Will critical workers or parents of vulnerable children be penalised if they do not send their child to school?

No. Children with a parent or carer who is listed on the Government’s critical worker list are eligible for a school place. However, many parents working in these sectors will be able to ensure their child is kept at home. And every child who can be safely cared for at home should be, to limit the chance of the virus spreading.

How should schools identify which pupils are the children of critical workers?

We know many schools will have already spoken with parents/carers to identify who requires a school place.

If required, we recommend asking for simple evidence that the parent in question is a critical worker, such as confirmation from their employer on what their job is and how it is critical to the COVID-19 response.

TBU Advice: We’ve seen already attempts by schools to avoid taking children of critical/key workers, inventing their own rules. This is not acceptable and members experiencing problems should call us on 01234 716029 (choose Option 1).

What happens if you need to take time off to care for your children?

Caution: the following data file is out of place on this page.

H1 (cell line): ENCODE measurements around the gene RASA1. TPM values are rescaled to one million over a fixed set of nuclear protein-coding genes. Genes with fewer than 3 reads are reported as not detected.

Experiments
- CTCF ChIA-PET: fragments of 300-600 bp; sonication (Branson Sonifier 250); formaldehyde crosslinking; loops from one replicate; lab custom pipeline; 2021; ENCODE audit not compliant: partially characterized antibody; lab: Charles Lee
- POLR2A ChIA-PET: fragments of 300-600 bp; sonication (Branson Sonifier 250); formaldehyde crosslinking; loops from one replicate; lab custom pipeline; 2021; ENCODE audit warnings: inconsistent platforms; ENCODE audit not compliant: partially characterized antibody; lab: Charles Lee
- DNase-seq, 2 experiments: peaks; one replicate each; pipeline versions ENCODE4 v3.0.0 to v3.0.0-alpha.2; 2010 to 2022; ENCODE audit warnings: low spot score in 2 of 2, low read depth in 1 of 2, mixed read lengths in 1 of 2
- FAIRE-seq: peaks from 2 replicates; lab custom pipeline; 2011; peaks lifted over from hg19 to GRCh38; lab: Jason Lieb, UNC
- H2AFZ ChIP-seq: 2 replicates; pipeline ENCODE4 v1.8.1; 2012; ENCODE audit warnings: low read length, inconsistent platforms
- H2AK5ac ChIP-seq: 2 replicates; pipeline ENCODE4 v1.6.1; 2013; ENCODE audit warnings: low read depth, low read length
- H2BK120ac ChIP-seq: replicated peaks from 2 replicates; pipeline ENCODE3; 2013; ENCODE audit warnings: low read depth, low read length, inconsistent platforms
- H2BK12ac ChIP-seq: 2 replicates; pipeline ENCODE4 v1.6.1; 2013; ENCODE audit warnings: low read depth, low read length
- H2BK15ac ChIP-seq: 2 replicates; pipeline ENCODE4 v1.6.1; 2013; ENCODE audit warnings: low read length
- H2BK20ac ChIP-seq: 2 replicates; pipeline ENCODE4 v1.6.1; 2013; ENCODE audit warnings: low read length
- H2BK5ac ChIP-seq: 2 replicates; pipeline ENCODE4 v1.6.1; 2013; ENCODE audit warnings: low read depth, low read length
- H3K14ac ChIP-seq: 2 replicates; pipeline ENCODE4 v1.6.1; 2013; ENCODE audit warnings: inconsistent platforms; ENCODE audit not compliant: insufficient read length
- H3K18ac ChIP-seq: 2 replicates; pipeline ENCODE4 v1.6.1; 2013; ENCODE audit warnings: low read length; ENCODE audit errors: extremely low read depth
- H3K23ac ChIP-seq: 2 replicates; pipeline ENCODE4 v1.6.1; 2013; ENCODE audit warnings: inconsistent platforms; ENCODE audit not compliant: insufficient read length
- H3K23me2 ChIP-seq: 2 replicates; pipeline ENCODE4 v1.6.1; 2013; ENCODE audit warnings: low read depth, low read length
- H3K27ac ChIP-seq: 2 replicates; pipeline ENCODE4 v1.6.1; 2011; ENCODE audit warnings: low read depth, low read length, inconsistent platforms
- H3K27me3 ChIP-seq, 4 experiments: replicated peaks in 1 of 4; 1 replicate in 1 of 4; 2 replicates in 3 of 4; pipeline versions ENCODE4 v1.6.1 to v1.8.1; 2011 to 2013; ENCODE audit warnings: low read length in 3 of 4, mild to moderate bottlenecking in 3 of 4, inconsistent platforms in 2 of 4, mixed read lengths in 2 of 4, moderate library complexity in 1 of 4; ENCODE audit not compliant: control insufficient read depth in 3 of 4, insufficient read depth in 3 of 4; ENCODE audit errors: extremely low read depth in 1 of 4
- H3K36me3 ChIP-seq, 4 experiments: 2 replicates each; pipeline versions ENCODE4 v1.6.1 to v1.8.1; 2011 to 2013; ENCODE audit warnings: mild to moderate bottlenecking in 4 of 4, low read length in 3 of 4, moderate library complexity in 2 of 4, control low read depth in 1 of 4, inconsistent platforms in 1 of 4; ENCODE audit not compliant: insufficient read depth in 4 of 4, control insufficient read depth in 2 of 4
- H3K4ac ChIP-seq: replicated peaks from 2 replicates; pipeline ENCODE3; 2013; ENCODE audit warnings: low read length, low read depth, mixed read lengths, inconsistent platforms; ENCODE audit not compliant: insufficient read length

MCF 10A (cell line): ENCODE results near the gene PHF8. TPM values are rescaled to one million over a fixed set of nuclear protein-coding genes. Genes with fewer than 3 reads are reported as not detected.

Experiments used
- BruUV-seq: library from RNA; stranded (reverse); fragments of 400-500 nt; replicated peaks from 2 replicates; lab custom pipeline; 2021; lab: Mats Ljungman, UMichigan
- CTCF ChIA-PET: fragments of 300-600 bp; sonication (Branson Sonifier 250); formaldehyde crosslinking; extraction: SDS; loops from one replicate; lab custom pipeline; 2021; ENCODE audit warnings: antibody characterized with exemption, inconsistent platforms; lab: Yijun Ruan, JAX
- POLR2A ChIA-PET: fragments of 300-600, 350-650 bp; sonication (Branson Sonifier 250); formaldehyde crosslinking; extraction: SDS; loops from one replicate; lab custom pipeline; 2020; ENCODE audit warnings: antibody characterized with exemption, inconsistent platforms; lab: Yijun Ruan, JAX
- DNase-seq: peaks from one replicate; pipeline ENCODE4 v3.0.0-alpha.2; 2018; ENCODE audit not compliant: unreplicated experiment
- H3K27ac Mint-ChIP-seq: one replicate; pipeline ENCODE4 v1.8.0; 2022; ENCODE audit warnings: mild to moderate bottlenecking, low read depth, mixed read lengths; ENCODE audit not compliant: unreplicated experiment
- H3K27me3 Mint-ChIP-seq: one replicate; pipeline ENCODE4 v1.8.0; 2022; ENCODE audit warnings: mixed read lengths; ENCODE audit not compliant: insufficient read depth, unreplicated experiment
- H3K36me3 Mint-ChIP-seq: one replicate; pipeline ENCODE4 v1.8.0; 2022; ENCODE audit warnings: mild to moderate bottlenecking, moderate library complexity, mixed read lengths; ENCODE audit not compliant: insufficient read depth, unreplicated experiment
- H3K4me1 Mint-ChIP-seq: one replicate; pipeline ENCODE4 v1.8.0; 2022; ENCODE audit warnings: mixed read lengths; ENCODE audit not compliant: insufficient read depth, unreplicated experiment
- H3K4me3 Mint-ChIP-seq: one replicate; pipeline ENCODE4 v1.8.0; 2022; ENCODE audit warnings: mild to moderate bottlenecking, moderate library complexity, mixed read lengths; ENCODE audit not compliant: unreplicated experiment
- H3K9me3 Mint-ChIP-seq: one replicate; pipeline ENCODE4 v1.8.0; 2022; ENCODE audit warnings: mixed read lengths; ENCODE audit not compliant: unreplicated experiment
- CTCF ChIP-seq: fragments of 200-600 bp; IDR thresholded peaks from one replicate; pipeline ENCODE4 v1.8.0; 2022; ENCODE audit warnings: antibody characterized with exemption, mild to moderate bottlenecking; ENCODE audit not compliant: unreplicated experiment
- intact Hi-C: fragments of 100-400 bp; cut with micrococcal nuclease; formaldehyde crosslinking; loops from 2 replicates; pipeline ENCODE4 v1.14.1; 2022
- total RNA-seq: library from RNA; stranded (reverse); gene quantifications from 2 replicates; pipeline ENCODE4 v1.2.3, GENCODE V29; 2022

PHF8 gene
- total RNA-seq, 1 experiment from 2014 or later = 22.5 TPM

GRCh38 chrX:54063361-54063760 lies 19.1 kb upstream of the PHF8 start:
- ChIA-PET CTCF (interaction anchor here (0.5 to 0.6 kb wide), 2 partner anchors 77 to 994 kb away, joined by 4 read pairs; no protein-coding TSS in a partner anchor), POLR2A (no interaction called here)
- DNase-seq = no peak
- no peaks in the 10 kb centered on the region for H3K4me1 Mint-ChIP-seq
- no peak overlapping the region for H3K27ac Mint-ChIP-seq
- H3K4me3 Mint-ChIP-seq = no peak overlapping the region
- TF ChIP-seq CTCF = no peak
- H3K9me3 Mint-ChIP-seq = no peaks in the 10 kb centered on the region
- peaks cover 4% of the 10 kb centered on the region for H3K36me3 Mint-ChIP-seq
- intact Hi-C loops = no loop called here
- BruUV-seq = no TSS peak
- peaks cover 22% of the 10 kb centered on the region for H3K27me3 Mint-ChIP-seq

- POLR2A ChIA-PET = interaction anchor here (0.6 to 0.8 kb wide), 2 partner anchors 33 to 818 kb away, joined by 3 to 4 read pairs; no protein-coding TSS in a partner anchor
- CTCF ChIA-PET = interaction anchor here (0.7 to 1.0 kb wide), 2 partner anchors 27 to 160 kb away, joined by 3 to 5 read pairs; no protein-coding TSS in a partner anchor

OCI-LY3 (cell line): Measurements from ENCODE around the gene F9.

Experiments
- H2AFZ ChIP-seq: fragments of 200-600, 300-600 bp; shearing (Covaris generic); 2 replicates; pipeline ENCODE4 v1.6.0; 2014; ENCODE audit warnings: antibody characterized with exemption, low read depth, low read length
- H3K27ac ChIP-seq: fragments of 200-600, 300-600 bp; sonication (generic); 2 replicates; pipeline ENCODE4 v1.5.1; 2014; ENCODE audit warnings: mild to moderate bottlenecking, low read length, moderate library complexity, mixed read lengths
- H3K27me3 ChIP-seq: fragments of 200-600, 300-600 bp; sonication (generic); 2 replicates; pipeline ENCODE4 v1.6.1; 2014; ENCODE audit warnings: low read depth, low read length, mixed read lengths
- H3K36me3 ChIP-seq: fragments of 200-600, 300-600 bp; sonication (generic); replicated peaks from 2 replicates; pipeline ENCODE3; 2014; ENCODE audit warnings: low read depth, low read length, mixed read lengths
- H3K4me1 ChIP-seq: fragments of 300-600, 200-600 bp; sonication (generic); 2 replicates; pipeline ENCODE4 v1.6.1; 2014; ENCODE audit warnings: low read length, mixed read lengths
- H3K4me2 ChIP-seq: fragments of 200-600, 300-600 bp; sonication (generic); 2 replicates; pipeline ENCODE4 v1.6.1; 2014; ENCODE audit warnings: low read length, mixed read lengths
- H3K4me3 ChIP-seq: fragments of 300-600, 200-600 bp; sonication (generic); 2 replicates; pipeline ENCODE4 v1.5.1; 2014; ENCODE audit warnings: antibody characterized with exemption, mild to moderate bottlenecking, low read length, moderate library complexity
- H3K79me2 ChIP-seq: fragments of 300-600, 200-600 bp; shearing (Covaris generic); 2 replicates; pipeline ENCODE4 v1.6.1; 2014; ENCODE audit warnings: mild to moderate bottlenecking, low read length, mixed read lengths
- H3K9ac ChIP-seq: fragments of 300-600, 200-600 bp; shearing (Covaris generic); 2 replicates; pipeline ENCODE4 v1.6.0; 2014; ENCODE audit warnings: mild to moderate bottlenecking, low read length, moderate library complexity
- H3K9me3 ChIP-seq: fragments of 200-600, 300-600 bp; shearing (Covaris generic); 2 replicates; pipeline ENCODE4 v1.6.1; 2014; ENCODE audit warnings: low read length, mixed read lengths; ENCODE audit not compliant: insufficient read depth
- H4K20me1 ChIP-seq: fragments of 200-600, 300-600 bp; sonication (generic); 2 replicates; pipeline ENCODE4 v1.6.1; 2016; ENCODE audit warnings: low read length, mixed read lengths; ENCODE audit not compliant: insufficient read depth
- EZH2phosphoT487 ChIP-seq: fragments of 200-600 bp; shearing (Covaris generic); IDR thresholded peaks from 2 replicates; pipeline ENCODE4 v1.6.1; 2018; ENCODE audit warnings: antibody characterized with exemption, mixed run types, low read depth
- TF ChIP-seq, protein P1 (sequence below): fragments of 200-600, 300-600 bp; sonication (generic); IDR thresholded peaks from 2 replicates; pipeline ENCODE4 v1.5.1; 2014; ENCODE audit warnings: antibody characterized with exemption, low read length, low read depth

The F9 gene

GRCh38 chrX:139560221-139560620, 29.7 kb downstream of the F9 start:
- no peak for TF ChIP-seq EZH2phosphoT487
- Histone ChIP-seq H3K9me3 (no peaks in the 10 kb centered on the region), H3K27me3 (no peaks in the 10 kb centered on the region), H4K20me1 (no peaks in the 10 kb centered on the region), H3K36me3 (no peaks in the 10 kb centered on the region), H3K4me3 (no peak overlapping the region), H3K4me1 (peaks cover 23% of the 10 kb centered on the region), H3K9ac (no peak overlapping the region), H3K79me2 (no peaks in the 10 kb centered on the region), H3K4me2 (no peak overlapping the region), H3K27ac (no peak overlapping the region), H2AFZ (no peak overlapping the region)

TSB has said: “If you need to take time off to care for a child because a school or nursery is closed the emergency compassionate leave policy will usually apply. You should have a conversation with your manager to explore options; alternative childcare, flexible working, remote working or you may need to take a period of unpaid leave. If you need to take time off to make alternative arrangements then you will be paid during that period.”

Members are not going to be able to afford to take unpaid time-off to care for children. The compassionate leave policy gives line managers discretion over whether to grant paid or unpaid leave.

Lloyds has told staff that for a period of 3 months: “For all of our full-time and part-time permanent colleagues we will continue to pay you your contracted hours as normal – no matter what your role is, how the outbreak affects what you do, or what your circumstances are”
 
In the circumstances, TSB should adopt the same approach and communicate it clearly to staff.